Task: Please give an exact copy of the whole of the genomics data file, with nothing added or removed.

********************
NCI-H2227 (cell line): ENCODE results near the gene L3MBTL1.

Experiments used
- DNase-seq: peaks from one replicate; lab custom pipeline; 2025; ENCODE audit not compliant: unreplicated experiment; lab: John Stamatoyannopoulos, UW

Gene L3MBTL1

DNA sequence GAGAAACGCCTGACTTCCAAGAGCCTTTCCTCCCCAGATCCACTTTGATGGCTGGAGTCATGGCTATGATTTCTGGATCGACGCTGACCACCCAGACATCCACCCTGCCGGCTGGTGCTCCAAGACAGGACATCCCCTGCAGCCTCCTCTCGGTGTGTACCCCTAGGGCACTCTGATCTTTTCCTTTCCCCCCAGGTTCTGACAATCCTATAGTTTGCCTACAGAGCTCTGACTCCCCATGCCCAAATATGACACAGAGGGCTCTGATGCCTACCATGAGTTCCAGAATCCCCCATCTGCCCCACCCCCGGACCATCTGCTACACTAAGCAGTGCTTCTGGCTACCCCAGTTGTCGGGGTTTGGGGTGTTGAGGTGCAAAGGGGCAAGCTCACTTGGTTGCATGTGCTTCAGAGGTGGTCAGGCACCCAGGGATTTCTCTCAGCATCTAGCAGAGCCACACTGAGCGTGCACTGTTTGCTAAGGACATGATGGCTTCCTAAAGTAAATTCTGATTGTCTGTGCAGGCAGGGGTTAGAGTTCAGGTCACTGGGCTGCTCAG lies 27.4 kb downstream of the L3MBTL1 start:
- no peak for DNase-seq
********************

NCI-H2227 (cell line): ENCODE results near the gene L3MBTL1.

Experiments used
- DNase-seq: peaks from one replicate; lab custom pipeline; 2025; ENCODE audit not compliant: unreplicated experiment; lab: John Stamatoyannopoulos, UW

Gene L3MBTL1

DNA sequence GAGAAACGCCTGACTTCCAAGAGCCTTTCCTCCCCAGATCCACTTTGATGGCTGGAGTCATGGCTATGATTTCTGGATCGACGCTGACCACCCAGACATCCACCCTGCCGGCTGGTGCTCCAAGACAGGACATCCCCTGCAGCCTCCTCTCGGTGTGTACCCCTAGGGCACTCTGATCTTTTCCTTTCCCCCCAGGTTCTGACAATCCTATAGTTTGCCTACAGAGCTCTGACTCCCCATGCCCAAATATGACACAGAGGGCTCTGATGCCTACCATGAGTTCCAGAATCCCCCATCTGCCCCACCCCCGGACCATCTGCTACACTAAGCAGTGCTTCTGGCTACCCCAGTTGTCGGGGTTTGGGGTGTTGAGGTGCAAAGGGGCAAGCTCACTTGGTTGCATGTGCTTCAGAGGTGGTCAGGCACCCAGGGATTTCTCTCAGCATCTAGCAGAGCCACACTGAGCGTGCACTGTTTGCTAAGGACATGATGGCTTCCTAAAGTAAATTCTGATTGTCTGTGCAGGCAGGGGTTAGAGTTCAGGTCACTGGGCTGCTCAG lies 27.4 kb downstream of the L3MBTL1 start:
- no peak for DNase-seq